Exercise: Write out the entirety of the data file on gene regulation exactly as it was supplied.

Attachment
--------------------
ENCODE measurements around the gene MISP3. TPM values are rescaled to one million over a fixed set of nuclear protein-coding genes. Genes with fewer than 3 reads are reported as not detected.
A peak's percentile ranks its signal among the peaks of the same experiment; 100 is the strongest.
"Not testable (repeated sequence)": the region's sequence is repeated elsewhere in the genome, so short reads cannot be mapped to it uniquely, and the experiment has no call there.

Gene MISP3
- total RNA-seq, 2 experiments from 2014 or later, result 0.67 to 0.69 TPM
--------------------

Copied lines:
ENCODE measurements around the gene MISP3. TPM values are rescaled to one million over a fixed set of nuclear protein-coding genes. Genes with fewer than 3 reads are reported as not detected.
A peak's percentile ranks its signal among the peaks of the same experiment; 100 is the strongest.
"Not testable (repeated sequence)": the region's sequence is repeated elsewhere in the genome, so short reads cannot be mapped to it uniquely, and the experiment has no call there.

Gene MISP3
- total RNA-seq, 2 experiments from 2014 or later, result 0.67 to 0.69 TPM